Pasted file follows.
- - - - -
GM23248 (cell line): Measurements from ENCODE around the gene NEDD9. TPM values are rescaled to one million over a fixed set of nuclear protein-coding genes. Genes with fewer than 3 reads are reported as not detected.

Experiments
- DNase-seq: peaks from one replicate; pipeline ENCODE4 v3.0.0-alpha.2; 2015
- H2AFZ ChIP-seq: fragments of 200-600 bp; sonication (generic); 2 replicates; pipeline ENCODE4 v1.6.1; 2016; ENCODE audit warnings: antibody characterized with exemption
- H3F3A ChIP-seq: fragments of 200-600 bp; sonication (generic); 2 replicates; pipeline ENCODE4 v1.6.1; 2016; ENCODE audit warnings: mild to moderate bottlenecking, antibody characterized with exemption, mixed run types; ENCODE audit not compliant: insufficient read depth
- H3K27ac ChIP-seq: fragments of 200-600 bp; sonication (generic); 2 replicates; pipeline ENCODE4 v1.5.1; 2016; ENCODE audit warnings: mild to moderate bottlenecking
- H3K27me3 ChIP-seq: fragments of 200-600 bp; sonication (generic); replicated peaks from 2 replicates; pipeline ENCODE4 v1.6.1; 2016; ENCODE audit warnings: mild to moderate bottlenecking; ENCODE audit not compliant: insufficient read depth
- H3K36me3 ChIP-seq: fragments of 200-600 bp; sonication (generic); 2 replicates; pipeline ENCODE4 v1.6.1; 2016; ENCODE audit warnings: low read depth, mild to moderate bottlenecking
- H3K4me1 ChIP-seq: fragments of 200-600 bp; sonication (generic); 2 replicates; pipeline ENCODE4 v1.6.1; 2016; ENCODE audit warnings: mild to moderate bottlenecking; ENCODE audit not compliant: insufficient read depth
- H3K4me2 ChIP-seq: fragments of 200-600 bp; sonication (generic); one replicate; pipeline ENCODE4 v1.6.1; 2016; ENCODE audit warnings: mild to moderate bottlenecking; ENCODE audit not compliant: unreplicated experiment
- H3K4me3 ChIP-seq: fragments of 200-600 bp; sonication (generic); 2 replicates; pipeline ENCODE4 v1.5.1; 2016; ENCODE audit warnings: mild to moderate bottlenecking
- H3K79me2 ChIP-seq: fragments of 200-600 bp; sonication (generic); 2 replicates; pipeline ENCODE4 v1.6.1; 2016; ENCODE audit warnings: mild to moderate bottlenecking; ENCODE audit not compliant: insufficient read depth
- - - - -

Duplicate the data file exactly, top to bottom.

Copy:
GM23248 (cell line): Measurements from ENCODE around the gene NEDD9. TPM values are rescaled to one million over a fixed set of nuclear protein-coding genes. Genes with fewer than 3 reads are reported as not detected.

Experiments
- DNase-seq: peaks from one replicate; pipeline ENCODE4 v3.0.0-alpha.2; 2015
- H2AFZ ChIP-seq: fragments of 200-600 bp; sonication (generic); 2 replicates; pipeline ENCODE4 v1.6.1; 2016; ENCODE audit warnings: antibody characterized with exemption
- H3F3A ChIP-seq: fragments of 200-600 bp; sonication (generic); 2 replicates; pipeline ENCODE4 v1.6.1; 2016; ENCODE audit warnings: mild to moderate bottlenecking, antibody characterized with exemption, mixed run types; ENCODE audit not compliant: insufficient read depth
- H3K27ac ChIP-seq: fragments of 200-600 bp; sonication (generic); 2 replicates; pipeline ENCODE4 v1.5.1; 2016; ENCODE audit warnings: mild to moderate bottlenecking
- H3K27me3 ChIP-seq: fragments of 200-600 bp; sonication (generic); replicated peaks from 2 replicates; pipeline ENCODE4 v1.6.1; 2016; ENCODE audit warnings: mild to moderate bottlenecking; ENCODE audit not compliant: insufficient read depth
- H3K36me3 ChIP-seq: fragments of 200-600 bp; sonication (generic); 2 replicates; pipeline ENCODE4 v1.6.1; 2016; ENCODE audit warnings: low read depth, mild to moderate bottlenecking
- H3K4me1 ChIP-seq: fragments of 200-600 bp; sonication (generic); 2 replicates; pipeline ENCODE4 v1.6.1; 2016; ENCODE audit warnings: mild to moderate bottlenecking; ENCODE audit not compliant: insufficient read depth
- H3K4me2 ChIP-seq: fragments of 200-600 bp; sonication (generic); one replicate; pipeline ENCODE4 v1.6.1; 2016; ENCODE audit warnings: mild to moderate bottlenecking; ENCODE audit not compliant: unreplicated experiment
- H3K4me3 ChIP-seq: fragments of 200-600 bp; sonication (generic); 2 replicates; pipeline ENCODE4 v1.5.1; 2016; ENCODE audit warnings: mild to moderate bottlenecking
- H3K79me2 ChIP-seq: fragments of 200-600 bp; sonication (generic); 2 replicates; pipeline ENCODE4 v1.6.1; 2016; ENCODE audit warnings: mild to moderate bottlenecking; ENCODE audit not compliant: insufficient read depth